Perhaps she will come
again when the spirits of
men and the spirit of this
land are once more
together as one
These powerful words about reconnecting with land and culture were written by the iconic poet, political activist, artist and educator Oodgeroo Noonuccal (Aunty Kath Walker), a woman who was dedicated to the continuation of Indigenous culture.
Now Oodgeroo’s grandson Dennis Walker Jnr is continuing the Walker tradition of upholding culture by sharing his knowledge and passion for traditional dance. He has facilitated a young dance group in Murwillumbah, in a program called Kids Caring for Country.
What was initially a daycare group for single mothers with young children has turned into a thriving group of 40 that now also includes teenagers. Lara Bennett, a project worker at Murwillumbah Communities for Children, asked Dennis to come along and share his knowledge of traditional dance and song with the group.
Dennis is originally from Stradbroke Island (Minjerribah) but moved to the Tweed Coast so his wife could be closer to her family. He was more than happy to be involved in the program but remains adamant that he is simply empowering these children to find their own lore.
He says he’s enjoying the process: “I do what I do, so I can pass on (knowledge) to my kids. I’m not from this country; these kids are from this country. I’m just giving them something back that they should know. It’s our birthright. It should be common knowledge.”
The Kids Caring for Country group meets every Wednesday afternoon to learn traditional song and dance. One of the parents of the group who is also a facilitator, Deirdre Currie, says that her own children have grown up with culture at home, but the group was “a way to get the kids involved in learning singing, dancing, culture and language together. They love it. It’s fun.”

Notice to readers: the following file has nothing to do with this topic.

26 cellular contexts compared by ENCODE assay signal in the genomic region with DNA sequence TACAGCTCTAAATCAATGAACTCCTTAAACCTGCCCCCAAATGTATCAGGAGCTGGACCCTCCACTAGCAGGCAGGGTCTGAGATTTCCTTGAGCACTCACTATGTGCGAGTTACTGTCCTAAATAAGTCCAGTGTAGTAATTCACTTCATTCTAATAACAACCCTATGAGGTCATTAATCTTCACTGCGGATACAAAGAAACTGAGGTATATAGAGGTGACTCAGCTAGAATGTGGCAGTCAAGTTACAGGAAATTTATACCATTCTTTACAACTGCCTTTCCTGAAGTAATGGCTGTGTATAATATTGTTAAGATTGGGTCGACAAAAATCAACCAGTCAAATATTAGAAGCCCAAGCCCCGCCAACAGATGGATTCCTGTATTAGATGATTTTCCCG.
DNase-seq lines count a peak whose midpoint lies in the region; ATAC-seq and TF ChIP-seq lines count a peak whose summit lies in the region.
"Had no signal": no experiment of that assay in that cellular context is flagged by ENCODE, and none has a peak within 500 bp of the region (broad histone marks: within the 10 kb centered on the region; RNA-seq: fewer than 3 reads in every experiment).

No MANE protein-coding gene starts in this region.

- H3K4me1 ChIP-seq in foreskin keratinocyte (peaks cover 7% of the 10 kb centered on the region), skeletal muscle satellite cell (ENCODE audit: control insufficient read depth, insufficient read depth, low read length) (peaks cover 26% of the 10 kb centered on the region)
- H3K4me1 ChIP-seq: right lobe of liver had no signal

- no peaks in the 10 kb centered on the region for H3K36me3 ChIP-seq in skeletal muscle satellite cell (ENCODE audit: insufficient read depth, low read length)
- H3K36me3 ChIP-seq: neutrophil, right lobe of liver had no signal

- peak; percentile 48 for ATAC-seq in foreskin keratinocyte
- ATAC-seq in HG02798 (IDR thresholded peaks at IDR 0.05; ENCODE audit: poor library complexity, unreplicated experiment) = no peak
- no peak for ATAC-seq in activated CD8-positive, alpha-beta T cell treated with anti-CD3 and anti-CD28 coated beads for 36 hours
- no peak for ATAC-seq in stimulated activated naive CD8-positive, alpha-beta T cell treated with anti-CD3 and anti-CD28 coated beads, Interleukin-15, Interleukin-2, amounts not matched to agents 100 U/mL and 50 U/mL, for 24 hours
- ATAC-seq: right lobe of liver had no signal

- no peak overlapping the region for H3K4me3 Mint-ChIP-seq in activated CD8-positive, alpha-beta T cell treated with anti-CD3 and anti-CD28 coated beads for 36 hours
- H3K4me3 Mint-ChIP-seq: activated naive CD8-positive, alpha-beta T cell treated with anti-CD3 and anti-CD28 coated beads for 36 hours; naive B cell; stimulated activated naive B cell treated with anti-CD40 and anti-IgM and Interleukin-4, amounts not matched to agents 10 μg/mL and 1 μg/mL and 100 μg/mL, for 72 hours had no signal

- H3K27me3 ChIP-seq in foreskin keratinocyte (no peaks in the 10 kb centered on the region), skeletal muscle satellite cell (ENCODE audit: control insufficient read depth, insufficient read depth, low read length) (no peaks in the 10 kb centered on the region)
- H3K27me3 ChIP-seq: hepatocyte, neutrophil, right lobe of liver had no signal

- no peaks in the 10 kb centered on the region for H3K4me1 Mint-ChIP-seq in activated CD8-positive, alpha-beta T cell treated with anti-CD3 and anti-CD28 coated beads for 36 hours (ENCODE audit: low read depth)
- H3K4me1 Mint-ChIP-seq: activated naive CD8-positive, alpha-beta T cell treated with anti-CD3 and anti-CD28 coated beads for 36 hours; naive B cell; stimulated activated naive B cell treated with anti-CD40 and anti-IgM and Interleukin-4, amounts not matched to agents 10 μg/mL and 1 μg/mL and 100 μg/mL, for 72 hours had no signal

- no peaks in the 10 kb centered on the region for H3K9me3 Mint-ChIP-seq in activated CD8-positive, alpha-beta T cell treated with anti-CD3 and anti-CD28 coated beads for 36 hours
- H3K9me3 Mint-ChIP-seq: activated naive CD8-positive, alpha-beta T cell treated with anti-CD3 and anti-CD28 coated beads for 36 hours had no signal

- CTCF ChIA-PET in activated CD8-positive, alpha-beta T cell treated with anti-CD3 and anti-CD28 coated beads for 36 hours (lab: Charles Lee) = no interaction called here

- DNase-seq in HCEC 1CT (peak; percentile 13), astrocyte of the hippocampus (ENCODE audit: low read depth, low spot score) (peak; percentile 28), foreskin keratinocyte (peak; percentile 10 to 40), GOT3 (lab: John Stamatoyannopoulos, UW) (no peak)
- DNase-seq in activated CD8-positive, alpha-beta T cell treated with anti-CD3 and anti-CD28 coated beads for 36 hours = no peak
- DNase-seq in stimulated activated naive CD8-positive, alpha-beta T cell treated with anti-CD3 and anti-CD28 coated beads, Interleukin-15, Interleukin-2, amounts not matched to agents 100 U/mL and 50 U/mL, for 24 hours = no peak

Dennis says he has seen a huge shift in the kids he is teaching, particularly with the teenagers that have joined the program.
“They realise their power now and it’s good watching them realise it. They’ve got mad power these kids. We’ve got to teach these babies now the proper way,” he says.
Other parents are also involved with the group as facilitators now, with the objective of being able to keep and pass on the knowledge.
“The parents in the group are teachers now, too,” says Dennis. “My main job is as a facilitator. I’ve taught them, but I want to give it back to them. It’s theirs now. I want to step back and let them do their thing. And hopefully they can then find their business because at the moment they are doing our (Noonuccal) thing,” he says.
“My main focus is to get them to chase their own lore now. They can use our stuff in the interim, but they have to find their own. We’ve got to find where we are from. That way we can be whole.”
As a group, Kids Caring for Country has already undertaken many performances – “presented culture” as Dennis so rightly puts it – at local openings, festivals and schools. The most recent being a large performance for the Tweed NAIDOC March that Deirdre says went very well.
This year, they were also invited to perform at the Laura Dance Festival on the Cape York Peninsula but were unable to attend due to a lack of funding.
“We couldn’t make it this year,” says Dennis. “The invitation is still open for the next festival and I would love to see these kids get the chance to go and experience that kind of culture.”